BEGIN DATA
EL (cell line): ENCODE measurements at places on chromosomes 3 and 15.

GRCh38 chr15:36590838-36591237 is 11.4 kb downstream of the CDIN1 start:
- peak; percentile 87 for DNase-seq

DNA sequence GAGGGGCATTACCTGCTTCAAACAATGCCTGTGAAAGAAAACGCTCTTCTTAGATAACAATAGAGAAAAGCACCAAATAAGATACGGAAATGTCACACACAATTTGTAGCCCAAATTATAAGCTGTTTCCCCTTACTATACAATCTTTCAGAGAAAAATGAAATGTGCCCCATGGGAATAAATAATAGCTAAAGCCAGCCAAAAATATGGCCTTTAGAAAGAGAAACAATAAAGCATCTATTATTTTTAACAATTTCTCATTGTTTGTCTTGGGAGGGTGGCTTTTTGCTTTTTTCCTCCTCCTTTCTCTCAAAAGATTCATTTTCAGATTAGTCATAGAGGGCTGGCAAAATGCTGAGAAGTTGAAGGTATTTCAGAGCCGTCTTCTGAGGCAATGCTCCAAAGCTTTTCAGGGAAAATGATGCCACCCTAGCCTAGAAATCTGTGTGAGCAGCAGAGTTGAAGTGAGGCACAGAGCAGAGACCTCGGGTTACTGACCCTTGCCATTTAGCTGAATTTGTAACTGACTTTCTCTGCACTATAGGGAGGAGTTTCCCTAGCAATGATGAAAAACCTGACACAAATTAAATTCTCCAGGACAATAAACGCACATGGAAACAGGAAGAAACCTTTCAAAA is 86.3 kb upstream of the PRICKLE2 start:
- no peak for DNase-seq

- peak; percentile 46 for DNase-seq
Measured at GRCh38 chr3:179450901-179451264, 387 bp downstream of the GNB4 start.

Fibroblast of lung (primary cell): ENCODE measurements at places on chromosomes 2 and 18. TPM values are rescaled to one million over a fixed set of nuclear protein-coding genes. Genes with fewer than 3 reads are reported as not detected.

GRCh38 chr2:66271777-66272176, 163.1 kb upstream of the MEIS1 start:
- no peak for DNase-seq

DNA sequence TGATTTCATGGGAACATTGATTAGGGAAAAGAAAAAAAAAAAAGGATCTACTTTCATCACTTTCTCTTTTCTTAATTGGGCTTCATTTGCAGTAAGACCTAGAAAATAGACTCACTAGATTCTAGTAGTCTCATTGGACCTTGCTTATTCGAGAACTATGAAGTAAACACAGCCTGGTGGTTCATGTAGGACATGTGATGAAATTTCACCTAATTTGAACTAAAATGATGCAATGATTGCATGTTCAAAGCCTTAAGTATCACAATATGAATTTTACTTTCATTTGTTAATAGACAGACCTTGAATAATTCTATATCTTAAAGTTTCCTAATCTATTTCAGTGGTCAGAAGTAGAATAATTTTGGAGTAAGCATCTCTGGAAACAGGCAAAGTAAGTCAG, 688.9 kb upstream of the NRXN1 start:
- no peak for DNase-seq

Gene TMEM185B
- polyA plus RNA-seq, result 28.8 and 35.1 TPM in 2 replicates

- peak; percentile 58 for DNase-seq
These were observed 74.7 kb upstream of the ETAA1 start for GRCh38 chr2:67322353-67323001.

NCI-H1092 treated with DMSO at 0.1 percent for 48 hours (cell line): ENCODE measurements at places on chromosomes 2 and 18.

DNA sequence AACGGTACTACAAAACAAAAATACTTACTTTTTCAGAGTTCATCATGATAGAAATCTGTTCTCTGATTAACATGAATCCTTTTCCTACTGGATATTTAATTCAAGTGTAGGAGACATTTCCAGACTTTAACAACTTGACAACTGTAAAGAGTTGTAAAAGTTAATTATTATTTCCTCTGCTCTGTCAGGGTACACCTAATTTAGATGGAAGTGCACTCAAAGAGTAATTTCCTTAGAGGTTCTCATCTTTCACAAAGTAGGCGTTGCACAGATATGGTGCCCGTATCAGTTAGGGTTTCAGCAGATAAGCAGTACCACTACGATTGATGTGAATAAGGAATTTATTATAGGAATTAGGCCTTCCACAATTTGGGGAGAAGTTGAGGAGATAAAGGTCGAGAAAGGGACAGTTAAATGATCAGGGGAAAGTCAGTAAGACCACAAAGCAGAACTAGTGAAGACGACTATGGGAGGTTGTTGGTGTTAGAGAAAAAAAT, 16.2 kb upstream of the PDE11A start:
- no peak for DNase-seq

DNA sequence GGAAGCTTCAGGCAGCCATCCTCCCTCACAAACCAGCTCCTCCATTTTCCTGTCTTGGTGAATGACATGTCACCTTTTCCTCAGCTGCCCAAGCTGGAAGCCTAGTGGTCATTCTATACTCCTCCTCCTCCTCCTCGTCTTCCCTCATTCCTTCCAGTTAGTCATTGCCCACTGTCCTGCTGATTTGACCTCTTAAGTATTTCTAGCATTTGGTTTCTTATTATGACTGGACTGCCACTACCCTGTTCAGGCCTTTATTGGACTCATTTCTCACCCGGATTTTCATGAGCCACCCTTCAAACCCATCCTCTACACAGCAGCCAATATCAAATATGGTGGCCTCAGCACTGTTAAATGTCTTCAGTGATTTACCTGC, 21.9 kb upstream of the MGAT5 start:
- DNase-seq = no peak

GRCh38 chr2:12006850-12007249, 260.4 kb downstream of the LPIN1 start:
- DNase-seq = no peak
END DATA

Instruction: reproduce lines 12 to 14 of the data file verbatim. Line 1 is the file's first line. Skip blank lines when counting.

- no peak for DNase-seq

Gene TMEM185B
- polyA plus RNA-seq, result 28.8 and 35.1 TPM in 2 replicates